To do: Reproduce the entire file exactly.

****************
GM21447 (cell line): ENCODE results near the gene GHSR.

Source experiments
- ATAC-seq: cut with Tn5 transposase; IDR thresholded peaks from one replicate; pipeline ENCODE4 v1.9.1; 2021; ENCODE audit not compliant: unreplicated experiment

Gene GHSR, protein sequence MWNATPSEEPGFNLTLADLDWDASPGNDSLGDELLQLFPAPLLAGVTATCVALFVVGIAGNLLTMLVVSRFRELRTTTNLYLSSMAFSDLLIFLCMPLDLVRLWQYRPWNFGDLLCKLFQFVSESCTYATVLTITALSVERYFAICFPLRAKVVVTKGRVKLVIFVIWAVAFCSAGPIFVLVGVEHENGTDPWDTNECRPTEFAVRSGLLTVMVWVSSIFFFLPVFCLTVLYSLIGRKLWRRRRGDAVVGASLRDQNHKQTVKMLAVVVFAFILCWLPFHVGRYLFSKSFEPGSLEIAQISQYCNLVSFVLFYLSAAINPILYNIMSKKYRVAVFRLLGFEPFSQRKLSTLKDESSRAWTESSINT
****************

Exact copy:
GM21447 (cell line): ENCODE results near the gene GHSR.

Source experiments
- ATAC-seq: cut with Tn5 transposase; IDR thresholded peaks from one replicate; pipeline ENCODE4 v1.9.1; 2021; ENCODE audit not compliant: unreplicated experiment

Gene GHSR, protein sequence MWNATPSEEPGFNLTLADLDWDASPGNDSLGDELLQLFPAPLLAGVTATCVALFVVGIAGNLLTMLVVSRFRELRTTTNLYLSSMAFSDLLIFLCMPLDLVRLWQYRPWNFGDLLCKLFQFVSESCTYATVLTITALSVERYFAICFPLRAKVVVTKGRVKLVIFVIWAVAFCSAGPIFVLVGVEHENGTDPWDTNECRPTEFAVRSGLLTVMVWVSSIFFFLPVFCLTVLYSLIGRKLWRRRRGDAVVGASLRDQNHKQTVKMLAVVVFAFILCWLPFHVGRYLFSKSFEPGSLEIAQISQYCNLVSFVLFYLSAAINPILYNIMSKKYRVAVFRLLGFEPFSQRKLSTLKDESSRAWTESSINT